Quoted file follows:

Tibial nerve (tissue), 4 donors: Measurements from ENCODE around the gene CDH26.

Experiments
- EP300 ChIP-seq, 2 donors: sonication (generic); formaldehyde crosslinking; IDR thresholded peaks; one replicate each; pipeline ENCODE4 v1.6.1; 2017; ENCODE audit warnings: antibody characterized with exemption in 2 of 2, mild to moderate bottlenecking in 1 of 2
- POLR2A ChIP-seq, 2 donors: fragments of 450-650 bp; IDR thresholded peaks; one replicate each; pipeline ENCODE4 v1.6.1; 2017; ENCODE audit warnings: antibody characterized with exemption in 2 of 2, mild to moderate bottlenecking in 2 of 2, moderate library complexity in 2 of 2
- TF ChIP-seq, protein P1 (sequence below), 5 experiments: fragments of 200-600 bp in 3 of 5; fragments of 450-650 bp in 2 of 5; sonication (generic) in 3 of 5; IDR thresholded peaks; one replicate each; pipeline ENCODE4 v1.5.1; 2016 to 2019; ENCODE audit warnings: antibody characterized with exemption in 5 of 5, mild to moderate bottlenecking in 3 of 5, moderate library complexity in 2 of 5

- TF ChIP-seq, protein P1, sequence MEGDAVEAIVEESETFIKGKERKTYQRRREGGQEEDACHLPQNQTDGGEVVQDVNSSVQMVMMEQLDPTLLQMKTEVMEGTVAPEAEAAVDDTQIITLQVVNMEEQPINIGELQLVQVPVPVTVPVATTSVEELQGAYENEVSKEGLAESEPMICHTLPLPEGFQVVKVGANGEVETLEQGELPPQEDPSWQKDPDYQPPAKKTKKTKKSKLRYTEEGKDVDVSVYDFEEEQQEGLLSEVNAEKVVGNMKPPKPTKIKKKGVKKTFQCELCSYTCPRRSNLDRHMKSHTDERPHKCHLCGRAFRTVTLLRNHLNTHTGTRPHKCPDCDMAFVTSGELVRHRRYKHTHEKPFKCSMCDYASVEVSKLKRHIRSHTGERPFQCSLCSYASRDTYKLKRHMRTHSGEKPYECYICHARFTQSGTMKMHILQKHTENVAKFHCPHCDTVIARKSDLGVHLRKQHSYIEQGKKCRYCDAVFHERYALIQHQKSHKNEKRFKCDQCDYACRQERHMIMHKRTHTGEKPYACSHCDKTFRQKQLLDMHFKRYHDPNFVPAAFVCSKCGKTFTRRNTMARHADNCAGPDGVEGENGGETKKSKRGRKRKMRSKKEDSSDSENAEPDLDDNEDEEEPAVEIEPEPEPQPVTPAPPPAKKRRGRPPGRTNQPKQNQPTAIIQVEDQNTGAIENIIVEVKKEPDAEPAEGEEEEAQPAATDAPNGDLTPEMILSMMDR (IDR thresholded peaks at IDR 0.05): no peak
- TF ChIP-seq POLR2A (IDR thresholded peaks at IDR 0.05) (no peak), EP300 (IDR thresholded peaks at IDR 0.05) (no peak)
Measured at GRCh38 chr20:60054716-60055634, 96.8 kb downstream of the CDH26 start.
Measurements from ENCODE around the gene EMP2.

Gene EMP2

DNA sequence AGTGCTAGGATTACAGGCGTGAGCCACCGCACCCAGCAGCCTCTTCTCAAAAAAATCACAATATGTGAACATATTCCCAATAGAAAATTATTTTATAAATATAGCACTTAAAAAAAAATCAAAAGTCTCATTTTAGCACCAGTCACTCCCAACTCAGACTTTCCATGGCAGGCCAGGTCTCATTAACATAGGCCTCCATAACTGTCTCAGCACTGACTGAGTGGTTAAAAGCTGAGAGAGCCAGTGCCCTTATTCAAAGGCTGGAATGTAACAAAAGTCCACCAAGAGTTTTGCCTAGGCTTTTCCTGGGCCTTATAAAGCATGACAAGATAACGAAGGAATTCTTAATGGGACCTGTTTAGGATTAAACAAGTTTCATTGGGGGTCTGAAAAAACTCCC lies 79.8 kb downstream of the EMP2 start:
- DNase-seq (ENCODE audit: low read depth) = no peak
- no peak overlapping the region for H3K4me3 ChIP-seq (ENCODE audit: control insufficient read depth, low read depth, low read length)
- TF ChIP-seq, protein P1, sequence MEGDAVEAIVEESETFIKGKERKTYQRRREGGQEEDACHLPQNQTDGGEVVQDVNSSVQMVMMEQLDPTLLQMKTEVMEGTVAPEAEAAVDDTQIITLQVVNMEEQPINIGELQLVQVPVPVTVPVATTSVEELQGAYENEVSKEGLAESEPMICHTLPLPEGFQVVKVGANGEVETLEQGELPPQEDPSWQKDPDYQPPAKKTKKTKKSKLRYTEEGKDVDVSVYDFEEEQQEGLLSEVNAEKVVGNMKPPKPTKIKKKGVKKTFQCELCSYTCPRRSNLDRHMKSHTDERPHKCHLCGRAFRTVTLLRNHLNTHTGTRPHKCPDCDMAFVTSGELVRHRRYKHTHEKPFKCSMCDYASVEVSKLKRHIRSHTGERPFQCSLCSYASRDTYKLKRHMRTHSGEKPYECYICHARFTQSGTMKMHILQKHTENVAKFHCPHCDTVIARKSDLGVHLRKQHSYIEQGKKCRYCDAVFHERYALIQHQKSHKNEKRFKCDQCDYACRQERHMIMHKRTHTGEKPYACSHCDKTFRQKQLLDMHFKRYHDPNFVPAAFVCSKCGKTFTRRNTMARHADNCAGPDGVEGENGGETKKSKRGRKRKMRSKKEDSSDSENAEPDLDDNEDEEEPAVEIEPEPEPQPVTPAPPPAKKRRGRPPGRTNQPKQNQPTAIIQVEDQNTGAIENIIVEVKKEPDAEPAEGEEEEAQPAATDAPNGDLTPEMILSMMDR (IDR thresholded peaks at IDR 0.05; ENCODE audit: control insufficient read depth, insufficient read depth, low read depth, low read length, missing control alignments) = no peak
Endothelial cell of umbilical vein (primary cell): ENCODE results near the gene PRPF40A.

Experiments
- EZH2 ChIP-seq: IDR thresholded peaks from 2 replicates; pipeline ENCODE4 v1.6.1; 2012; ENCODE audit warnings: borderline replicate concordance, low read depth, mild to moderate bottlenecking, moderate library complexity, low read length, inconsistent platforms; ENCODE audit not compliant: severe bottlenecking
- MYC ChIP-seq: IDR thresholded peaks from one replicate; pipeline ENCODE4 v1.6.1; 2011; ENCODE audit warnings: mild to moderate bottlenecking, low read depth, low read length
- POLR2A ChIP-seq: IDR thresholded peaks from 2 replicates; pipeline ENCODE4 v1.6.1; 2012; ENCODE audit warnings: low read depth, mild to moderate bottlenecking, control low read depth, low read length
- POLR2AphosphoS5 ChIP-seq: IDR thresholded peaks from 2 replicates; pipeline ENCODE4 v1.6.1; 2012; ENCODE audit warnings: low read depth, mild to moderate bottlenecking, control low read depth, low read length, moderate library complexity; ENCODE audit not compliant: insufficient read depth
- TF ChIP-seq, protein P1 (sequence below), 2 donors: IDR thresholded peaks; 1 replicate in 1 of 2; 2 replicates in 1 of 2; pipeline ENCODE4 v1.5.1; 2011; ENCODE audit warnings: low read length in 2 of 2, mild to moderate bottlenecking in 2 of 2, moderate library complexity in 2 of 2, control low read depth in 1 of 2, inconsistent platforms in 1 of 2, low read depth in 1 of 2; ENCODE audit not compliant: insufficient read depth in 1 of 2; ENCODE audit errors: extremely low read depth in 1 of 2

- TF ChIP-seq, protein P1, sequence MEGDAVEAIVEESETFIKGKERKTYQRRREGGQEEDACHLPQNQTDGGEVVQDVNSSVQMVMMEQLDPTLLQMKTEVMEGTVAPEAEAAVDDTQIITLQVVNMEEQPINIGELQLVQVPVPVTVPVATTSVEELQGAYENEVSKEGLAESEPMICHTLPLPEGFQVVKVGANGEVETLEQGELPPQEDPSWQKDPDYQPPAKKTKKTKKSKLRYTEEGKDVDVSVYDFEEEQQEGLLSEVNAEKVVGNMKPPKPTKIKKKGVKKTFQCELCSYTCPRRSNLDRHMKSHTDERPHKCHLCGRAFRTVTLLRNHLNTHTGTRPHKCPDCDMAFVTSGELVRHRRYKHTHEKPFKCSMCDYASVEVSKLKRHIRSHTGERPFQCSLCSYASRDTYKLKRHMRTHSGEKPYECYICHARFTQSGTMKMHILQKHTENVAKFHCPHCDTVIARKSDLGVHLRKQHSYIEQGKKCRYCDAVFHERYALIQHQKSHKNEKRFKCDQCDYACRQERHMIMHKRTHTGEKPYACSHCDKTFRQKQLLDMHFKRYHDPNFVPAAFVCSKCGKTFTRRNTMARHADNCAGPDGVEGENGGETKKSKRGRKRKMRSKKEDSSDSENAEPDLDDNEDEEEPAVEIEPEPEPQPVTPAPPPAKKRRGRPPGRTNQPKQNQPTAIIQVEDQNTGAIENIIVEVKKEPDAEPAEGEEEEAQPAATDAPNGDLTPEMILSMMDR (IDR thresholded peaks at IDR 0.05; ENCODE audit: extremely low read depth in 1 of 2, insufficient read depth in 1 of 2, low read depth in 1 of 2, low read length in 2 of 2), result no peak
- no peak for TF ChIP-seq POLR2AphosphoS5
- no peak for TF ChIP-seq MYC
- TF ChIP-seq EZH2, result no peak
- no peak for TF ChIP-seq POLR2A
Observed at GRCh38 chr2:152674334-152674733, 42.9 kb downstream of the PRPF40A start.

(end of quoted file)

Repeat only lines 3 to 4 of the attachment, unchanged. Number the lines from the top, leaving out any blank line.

- EP300 ChIP-seq, 2 donors: sonication (generic); formaldehyde crosslinking; IDR thresholded peaks; one replicate each; pipeline ENCODE4 v1.6.1; 2017; ENCODE audit warnings: antibody characterized with exemption in 2 of 2, mild to moderate bottlenecking in 1 of 2
- POLR2A ChIP-seq, 2 donors: fragments of 450-650 bp; IDR thresholded peaks; one replicate each; pipeline ENCODE4 v1.6.1; 2017; ENCODE audit warnings: antibody characterized with exemption in 2 of 2, mild to moderate bottlenecking in 2 of 2, moderate library complexity in 2 of 2